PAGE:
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Congressional Leaders Remain At An Impasse On COVID-19 Relief

Senate Majority Leader Mitch McConnell, R-Ky., wants to drop controversial elements of a COVID-19 relief bill in hopes of reaching a deal.
Kevin Dietsch
Senate Majority Leader Mitch McConnell, R-Ky., wants to drop controversial elements of a COVID-19 relief bill in hopes of reaching a deal.

Updated at 8 p.m. ET

Congressional leaders remain at odds over the details of a coronavirus relief bill despite efforts to speed to a resolution before several existing programs expire at the end of the month.

Senate Majority Leader Mitch McConnell, R-Ky., traded public barbs Tuesday with House Speaker Nancy Pelosi, D-Calif., and Senate Minority Leader Chuck Schumer, D-N.Y., over how to overcome a months-long standoff over the two most significant partisan demands, funding for state and local governments and a liability shield to protect against coronavirus-related lawsuits.

Republicans have repeatedly rejected Democrats' demands for $150 billion in funding for state and local governments, and Democrats have been equally opposed to a GOP request for a sweeping liability ban.

McConnell suggested the parties each abandon their demands and put the issues to the side until next year.

"What I recommend is we set aside liability and set aside state and local and pass those things that we can agree on, knowing full well we'll be back at this after the first of the year," McConnell said at a press conference in the Capitol. "We can't leave without doing a COVID bill – the country needs it."

The comments are a significant departure for McConnell, who has insisted on liability limits for months. Schumer rejected the idea almost immediately, accusing McConnell of attempting to sabotage bipartisan negotiations.

"The state and local funding provisions have broad bipartisan support from the National Governors Association and within the Senate — many Republicans support state and local funding," Schumer said. "Unlike the extreme corporate liability proposal leader McConnell made, which has no Democratic support."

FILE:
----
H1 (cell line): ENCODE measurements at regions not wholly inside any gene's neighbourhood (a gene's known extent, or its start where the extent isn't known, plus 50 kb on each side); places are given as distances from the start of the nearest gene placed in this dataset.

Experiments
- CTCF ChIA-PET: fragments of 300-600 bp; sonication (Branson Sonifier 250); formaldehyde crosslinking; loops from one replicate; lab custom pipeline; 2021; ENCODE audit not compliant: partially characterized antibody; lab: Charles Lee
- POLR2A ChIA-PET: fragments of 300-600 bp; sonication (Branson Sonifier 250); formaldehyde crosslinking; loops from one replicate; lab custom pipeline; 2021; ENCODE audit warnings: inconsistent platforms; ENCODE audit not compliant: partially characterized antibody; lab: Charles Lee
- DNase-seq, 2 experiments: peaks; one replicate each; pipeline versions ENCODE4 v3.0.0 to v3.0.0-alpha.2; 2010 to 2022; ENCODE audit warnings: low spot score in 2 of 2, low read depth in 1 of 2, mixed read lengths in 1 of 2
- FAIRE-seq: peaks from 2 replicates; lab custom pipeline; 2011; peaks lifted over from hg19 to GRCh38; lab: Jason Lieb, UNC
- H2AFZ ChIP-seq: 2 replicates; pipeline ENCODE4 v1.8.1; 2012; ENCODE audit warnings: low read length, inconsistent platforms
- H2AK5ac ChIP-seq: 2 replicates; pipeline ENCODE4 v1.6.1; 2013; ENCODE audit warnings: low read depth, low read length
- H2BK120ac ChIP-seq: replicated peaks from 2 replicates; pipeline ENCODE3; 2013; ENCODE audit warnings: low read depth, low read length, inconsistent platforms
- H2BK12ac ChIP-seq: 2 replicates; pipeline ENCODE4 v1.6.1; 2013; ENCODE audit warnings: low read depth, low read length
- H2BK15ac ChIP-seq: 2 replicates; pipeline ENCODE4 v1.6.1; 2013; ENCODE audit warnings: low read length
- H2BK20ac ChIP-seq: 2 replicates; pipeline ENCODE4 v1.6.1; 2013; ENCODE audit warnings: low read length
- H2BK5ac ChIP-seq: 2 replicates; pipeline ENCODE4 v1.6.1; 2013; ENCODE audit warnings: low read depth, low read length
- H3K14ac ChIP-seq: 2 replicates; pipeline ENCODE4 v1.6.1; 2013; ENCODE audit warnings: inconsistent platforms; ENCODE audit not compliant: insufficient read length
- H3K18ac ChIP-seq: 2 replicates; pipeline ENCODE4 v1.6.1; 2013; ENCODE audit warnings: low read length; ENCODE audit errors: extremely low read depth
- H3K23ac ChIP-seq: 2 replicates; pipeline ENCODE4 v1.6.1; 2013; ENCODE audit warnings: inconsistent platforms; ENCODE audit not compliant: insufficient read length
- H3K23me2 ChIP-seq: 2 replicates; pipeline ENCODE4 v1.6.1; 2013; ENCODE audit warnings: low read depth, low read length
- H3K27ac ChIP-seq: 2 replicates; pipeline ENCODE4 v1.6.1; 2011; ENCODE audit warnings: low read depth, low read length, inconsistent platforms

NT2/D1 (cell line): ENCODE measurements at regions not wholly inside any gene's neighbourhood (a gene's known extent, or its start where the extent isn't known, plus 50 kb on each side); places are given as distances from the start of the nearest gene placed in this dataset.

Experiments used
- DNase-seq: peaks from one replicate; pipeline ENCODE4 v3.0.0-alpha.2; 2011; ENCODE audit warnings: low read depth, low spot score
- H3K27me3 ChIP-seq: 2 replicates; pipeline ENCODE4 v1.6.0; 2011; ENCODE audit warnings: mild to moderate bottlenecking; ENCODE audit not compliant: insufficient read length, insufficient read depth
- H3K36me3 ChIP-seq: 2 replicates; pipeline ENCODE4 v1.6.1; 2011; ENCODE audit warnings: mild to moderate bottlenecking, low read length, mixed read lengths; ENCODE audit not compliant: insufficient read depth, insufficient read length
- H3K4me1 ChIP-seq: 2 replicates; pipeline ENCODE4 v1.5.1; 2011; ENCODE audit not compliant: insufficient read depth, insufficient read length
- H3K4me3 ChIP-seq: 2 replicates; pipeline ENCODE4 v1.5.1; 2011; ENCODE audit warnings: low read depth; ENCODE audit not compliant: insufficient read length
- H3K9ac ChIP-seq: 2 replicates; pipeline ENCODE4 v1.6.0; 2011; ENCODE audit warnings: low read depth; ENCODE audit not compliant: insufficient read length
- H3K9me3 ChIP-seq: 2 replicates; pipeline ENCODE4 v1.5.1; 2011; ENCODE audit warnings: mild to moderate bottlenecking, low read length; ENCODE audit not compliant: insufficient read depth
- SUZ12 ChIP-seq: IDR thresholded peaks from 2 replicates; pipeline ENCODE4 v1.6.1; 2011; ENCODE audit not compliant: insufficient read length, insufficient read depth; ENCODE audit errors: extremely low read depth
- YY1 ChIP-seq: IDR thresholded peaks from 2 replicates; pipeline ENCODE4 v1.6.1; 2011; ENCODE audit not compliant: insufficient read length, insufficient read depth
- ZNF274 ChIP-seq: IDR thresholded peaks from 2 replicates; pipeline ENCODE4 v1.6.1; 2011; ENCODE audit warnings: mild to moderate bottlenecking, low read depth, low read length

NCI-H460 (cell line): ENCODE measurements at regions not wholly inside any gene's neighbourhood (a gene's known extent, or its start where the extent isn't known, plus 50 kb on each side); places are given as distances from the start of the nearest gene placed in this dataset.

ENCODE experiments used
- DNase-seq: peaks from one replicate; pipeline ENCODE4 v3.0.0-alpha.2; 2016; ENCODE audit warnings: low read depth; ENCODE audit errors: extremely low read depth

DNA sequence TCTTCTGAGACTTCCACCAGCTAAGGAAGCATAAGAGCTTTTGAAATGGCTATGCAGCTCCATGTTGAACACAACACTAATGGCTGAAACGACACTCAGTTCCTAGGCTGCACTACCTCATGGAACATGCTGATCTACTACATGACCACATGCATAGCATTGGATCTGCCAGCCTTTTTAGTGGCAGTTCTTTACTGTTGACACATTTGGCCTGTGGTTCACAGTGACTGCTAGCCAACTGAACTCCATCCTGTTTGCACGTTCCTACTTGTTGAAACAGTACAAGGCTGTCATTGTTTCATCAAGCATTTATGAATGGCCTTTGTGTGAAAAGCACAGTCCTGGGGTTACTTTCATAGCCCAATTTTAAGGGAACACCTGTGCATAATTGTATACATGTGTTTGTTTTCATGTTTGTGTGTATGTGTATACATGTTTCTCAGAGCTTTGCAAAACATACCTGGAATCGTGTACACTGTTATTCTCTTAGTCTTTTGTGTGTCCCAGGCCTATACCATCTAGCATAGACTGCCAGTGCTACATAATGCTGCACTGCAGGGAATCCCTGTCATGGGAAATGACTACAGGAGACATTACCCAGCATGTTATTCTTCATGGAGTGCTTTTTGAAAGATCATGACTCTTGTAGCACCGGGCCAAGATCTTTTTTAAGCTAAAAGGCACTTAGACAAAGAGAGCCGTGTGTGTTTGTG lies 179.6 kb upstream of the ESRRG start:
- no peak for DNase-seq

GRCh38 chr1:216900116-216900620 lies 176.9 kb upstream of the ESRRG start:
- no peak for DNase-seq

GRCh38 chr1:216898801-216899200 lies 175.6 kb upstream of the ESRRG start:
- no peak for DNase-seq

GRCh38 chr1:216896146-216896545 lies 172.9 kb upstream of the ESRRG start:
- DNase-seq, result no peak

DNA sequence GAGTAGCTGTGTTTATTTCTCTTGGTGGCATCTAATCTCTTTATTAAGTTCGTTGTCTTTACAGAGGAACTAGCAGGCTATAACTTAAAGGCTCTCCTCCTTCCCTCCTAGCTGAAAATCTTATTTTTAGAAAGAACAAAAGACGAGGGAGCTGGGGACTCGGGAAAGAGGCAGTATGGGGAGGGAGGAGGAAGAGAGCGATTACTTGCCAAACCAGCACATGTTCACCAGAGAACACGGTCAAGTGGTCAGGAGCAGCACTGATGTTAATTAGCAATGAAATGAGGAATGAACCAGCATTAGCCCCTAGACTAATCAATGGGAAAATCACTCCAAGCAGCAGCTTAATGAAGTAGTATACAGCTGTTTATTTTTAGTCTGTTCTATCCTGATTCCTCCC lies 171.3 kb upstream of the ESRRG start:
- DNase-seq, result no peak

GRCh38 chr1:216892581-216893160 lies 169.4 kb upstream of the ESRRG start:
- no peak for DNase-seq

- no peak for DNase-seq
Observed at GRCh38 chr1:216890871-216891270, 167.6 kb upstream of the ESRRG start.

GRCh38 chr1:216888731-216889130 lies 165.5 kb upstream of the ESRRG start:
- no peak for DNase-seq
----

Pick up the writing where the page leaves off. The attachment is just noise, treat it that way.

Congressional leaders are working to finalize the details of a narrow, short-term coronavirus aid package, but some lawmakers are making a last-minute push to add a fresh round of stimulus checks to the deal.

McConnell and Pelosi have said they hope to include coronavirus relief in a year-end spending bill. The deadline for that legislation is Friday, but lawmakers released short-term legislation Tuesday that would give them until Dec. 18 to reach a deal.

Separately, Treasury Secretary Steven Mnuchin released a statement Tuesday evening saying that he presented a proposal for a $916 billion package to Pelosi, which included both money for state and local governments and liability protections. Mnuchin said he reviewed that proposal with McConnell, the president and House Minority Leader Kevin McCarthy, R-Calif.

"I look forward to achieving bipartisan agreement so we can provide this critical economic relief to American workers, families and businesses," Mnuchin said.

The current negotiations have been focused on a $908 billion bipartisan plan that includes more money for small businesses, additional federal unemployment benefits and money for testing, vaccine distribution and schools. Republican leaders have insisted that any coronavirus bill be limited in scope, but Sen. Josh Hawley, R-Mo., told reporters this week he is urging President Trump to veto any bill that doesn't include checks for individual Americans.

"I continue to be flummoxed as to why there aren't any direct payments on it. Everybody supported this in March," Hawley said. "It's the most useful, helpful and, frankly, popular aspect."